In addition to gold and silver, some copper items, garnets and glass objects have been excavated.  It is being referred to as the greatest Anglo-Saxon treasure discovery of all time.  Many dozens of crosses and religious artifacts have been found.  One of the objects is a small strip of gold with a Latin quotation saying, “Rise up, O Lord, and may thy enemies be dispersed and those who hate thee be driven from thy face.”   

     Speaking of crosses, one of the situation cards in the TreasureTrove board game talks of discovering some medieval crosses and crucifixes.  I liked the fact that this was part of my board game years before this recent historical treasure finding occurred.  The card reads as follows:

                                    MEDIEVAL ARTIFACTS

            While caving in some caverns in Croatia and Kosovo uncover

            caskets containing carved crucifixes and crusaders’ crosses.

                                          Keep this card

                                 REWARD:  TEN MILLION    

            Please visit our website at TreasureTrovegame.com

Santa Anna’s Gold

University Library

    It was quiet as I browsed the shelves looking for treasure.  Quiet as a library should be, as they used to be.  The year was 1989 and I was searching for books that would inform me of the world’s greatest lost treasures.  Pirate loot, diamond mines, sunken ships, buried gold; whatever I could get my hands on, or at least what I could read about in a book.  I had no illusions of ever actually going to dig and find any treasure but I wanted my imagination to journey to far away destinations.  Good books allow a person to escape.  This was before the Internet had come of age; a time when research was hands on, hours at a time sorting through books at a library.  Today I can accomplish in few hours on the Internet what may have taken weeks to complete just a few years ago.

      I have a reflective personality so I have always enjoyed libraries.  When I was in college I would often retreat from the noise of the dorm to find a quiet chair or nook in the library in order to study.  Last year I went to meet my son at the library on his college campus I felt out of place.  There were computers everywhere.  Students were chatting, while others placed their order for coffee.  When I inquired as to where the books are, an attendant politely informed me the books are on the other floors.   I went upstairs to find the books but do not recall it being much quieter than the commotion of the computer floor.  Libraries are a different atmosphere than when I was in college almost 40 years ago.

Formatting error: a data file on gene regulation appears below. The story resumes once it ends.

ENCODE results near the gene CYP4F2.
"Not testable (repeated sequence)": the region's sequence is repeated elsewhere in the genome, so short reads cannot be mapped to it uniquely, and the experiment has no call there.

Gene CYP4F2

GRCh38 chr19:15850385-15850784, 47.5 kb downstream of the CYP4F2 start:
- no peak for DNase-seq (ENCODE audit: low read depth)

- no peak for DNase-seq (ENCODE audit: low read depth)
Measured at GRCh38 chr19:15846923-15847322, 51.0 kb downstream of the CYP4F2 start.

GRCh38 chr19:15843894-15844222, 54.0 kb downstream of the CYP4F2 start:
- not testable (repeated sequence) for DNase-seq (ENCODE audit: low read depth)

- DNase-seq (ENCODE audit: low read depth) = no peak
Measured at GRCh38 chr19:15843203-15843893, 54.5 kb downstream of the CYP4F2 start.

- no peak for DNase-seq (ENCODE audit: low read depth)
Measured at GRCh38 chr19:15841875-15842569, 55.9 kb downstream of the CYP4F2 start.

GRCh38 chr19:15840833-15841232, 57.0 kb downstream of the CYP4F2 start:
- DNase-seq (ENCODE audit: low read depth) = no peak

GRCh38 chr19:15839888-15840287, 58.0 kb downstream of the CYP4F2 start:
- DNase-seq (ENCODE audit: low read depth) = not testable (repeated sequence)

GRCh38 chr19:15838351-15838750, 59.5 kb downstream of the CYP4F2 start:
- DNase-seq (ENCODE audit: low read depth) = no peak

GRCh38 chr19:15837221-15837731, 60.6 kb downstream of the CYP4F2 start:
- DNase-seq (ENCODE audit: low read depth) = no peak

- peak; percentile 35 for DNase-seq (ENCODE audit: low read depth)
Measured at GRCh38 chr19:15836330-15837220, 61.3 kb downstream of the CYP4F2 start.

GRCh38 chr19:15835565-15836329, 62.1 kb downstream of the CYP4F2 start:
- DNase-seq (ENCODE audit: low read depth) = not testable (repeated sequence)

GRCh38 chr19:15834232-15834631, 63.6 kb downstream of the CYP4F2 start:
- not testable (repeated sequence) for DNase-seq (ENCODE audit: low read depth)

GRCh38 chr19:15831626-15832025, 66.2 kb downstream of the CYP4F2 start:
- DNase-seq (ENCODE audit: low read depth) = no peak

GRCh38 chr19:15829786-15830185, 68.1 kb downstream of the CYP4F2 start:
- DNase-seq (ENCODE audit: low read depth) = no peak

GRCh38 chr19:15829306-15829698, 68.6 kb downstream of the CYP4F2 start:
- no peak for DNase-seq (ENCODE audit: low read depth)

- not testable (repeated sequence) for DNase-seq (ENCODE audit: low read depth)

Browsing for Spanish treasure I pulled a few books off the shelves here and there.  Suddenly, my ears picked up on a conversation between two men.  It sounded like they were discussing treasure.  I paused to hear every word of the two voices.  They were indeed talking about treasure: lost treasure.  They were on the other side of the bookshelf so I could not see them.  Could they actually be talking treasure at the exact time I came to the library to search that subject?  I paused and strained to hear more.  It got quiet.  I shuffled a book or two until the conversation began again.  I quieted to listen.  Then they stopped again.  I fidgeted with the shelf intentionally making more noise than usual.  One voice was perceptibly louder and I recognized it as belonging to an older gentleman that I knew had worked in the library for many years.  I discerned he was trying to help the other subdued male voice. 

     I rounded the corner of the bookshelf pretending to be looking for a specific book when I was actually trying to collect more of their conversation.  They immediately paused as my eyes careened the books in their section.  They were about eight feet away when the older library worker directly but politely asked, “Are you looking for something in particular?” 

     I panicked and was afraid they could tell I was eavesdropping.  I had hoped I wasn’t so obvious.  “Oh, I’m looking for books on Spanish,” I replied.   I was actually taking a course at the university on Spanish at the time so my conscious wasn’t bothered about the convenient out.  “One aisle over” he replied.  “Thank you,” I responded, as I meandered back to where I had been.  As I continued to listen, I realized they were indeed talking about treasure and one nearby to where I lived in West Central Texas.  I waited until they parted company.

     As the older man was leaving I asked him for a moment of his time.  “Sure, what can I help you with,” he said.  I informed him I was trying to make a board game for my children whereby they could travel the world collecting treasure and I was in the library searching for famous lost treasure and had come to this section looking for Spanish treasure.  However, I admitted, I had overheard him talking about treasure and would it not be too intrusive to inquire what treasure they had discussed.  “The treasure of Santa Anna,” he said.  “I have never heard of such and I know my Texas history fairly well,” I responded.  “Well there is no such thing,” he replied waiting for me to ask the next question.   “But I heard you inform the other man of a reported lost treasure not far from here belonging to Santa Anna?”